Early detection of type 1 diabetes becomes increasingly important with the development of immune interventions (e.g., teplizumab with FDA approval in stage 2 disease). Our study suggests that a T1D GRS approach is implementable in the USA at a population level, based upon acceptance of saliva sampling as a non-invasive application. Future use of kits for in-home saliva collection for DNA/genotyping and minimal blood for islet autoantibody testing with distribution by health care staff, school staff, or public health service with postal self-return will likely enhance adherence to screening guidelines. Furthermore, the use of blood spots has been shown to provide sufficient DNA for determination of genetic risk scores. As the primary purpose of screening is detection of those individuals at risk, the use of a T1D GRS is one component of the screening process, the other being islet autoantibody testing. The combination of genetic screening (that is performed once) and islet autoantibody screening (that may require testing over a “risk period”) will be necessary to precisely “stage” individuals for risk of type 1 diabetes.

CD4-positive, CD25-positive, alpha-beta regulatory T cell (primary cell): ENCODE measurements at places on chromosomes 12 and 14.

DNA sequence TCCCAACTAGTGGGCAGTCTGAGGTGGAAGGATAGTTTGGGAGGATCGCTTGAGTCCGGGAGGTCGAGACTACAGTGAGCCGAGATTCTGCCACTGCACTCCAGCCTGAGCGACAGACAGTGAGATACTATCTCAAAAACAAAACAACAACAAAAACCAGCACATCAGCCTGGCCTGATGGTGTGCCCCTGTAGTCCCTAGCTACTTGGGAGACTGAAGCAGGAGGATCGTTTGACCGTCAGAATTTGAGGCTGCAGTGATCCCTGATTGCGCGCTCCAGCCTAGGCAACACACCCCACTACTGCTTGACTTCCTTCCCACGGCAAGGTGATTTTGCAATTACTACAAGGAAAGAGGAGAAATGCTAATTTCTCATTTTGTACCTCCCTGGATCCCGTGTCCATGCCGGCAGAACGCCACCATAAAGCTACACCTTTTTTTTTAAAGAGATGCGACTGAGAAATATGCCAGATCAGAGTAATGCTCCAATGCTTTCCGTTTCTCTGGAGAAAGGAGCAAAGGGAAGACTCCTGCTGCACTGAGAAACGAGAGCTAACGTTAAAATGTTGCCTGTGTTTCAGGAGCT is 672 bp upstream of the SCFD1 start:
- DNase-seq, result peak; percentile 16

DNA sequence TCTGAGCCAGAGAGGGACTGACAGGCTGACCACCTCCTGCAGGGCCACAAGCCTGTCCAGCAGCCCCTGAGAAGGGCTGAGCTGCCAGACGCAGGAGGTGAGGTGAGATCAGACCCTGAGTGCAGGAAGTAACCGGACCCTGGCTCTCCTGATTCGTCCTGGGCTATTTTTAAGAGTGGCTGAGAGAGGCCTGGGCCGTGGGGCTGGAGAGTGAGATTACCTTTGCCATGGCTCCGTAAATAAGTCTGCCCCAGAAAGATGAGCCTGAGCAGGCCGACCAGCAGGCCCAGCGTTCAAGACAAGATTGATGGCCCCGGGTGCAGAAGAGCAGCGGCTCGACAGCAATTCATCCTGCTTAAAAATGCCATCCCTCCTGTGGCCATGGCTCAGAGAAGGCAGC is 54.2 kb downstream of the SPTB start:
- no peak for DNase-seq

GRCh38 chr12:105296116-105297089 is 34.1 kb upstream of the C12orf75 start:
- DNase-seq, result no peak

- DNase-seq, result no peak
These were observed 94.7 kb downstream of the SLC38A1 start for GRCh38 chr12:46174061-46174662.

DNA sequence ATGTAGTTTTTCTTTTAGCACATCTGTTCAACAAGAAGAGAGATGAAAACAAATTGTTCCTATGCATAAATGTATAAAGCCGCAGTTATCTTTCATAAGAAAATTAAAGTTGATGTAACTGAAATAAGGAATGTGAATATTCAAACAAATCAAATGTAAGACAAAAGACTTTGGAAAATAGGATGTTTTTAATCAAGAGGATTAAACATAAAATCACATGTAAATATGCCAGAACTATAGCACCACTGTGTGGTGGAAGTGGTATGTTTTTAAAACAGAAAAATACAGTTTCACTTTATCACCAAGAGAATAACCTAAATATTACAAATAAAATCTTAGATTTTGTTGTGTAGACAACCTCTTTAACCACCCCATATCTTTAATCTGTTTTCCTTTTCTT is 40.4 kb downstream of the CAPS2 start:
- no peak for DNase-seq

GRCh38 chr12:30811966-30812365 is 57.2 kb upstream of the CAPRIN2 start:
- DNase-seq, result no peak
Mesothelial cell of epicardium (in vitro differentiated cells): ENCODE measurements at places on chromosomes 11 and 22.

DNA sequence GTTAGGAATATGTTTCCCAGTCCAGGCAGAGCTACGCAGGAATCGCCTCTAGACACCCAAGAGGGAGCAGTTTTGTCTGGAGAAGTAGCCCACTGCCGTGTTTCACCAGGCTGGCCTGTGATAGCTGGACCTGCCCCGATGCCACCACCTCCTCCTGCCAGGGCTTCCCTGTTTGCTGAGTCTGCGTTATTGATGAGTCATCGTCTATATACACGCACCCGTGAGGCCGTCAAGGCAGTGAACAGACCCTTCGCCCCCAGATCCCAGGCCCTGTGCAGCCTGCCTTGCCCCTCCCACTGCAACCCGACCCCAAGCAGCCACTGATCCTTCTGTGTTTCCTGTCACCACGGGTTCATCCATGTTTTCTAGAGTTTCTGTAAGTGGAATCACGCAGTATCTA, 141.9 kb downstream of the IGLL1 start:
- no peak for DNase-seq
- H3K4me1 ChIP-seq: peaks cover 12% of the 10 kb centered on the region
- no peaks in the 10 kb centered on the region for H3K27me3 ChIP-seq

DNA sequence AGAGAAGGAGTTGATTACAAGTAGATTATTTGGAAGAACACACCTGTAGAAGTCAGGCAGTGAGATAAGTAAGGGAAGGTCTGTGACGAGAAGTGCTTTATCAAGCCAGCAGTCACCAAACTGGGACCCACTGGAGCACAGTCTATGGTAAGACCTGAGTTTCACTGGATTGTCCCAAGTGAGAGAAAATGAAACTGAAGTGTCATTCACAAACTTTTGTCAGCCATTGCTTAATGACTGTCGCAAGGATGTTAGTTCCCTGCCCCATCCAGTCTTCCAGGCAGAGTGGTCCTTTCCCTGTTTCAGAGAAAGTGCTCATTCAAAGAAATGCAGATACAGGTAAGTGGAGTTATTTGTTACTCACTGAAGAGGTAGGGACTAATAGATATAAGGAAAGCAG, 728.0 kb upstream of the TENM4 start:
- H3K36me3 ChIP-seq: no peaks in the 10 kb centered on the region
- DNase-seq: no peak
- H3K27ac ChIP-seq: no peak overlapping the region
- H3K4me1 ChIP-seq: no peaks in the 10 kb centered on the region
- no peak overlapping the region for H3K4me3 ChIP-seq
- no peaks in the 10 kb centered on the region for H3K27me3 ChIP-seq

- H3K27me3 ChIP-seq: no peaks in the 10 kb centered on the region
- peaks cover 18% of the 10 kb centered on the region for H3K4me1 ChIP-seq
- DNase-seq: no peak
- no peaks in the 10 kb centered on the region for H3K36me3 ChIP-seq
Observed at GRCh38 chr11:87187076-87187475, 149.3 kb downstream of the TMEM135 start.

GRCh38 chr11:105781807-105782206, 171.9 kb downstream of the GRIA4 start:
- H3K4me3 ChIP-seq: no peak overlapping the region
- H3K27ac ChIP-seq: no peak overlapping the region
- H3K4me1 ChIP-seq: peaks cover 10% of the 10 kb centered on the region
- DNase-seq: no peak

Enrollment for genetic screening for risk of T1D in our diverse community medical setting (primarily pediatric waiting rooms) was a success, with over two thirds of those approached willing to participate immediately, with another ~ 15% willing to participate at later date. There were ~ 14% of participants classified as having a “high genetic risk” of T1D, in contrast to ~ 50% of those with existing T1D. This study demonstrates general acceptance of genetic testing across diverse community settings and provides evidence that the T1D GRS may be implemented and accepted on a large scale. The cost-effectiveness aspect, while not addressed here, is dependent upon cost of tests and avoidance of the serious complication of undetected progression to stage 3 (clinical) type 1 diabetes and diabetic ketoacidosis that requires hospitalization, increased difficulty in glucose control, and increased risk of diabetic complications.